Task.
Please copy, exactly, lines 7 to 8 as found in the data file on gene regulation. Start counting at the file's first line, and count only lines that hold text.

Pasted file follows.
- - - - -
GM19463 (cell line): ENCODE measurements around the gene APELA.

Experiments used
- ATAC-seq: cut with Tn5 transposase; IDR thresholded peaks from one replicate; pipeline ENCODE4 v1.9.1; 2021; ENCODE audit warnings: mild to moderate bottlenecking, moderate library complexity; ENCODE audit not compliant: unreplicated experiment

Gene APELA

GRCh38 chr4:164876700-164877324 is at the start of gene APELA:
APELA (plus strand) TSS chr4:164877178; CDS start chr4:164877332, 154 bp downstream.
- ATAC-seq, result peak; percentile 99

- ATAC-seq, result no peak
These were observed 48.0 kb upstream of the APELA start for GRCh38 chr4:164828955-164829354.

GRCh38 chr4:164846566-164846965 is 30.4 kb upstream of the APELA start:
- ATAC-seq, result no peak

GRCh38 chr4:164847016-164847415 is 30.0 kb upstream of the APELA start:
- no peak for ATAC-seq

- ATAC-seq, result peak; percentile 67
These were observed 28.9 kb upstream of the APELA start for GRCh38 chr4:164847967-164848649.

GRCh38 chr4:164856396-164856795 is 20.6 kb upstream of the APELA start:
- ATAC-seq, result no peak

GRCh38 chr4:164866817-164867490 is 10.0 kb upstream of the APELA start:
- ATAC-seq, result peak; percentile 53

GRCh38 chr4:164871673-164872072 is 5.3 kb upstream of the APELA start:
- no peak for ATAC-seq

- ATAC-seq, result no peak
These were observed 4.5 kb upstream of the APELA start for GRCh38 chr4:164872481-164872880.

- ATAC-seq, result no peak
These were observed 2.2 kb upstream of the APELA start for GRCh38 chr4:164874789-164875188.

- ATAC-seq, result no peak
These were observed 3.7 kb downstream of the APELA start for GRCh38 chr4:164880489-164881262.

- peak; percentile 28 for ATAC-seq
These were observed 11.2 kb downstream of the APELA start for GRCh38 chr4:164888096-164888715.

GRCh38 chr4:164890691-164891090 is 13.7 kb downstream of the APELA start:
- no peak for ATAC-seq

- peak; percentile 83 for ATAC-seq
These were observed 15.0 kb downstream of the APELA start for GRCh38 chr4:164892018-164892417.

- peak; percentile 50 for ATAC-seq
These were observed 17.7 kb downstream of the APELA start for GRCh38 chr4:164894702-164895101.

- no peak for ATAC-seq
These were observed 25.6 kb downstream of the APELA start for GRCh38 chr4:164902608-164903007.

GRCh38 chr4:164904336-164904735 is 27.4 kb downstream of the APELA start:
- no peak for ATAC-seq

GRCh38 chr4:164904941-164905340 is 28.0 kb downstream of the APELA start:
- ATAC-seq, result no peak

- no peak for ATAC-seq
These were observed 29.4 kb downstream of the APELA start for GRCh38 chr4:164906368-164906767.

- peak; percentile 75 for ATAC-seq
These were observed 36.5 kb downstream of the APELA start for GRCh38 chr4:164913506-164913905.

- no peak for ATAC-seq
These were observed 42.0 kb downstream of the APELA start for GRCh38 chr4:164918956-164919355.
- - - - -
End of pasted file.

- ATAC-seq, result peak; percentile 99

- ATAC-seq, result no peak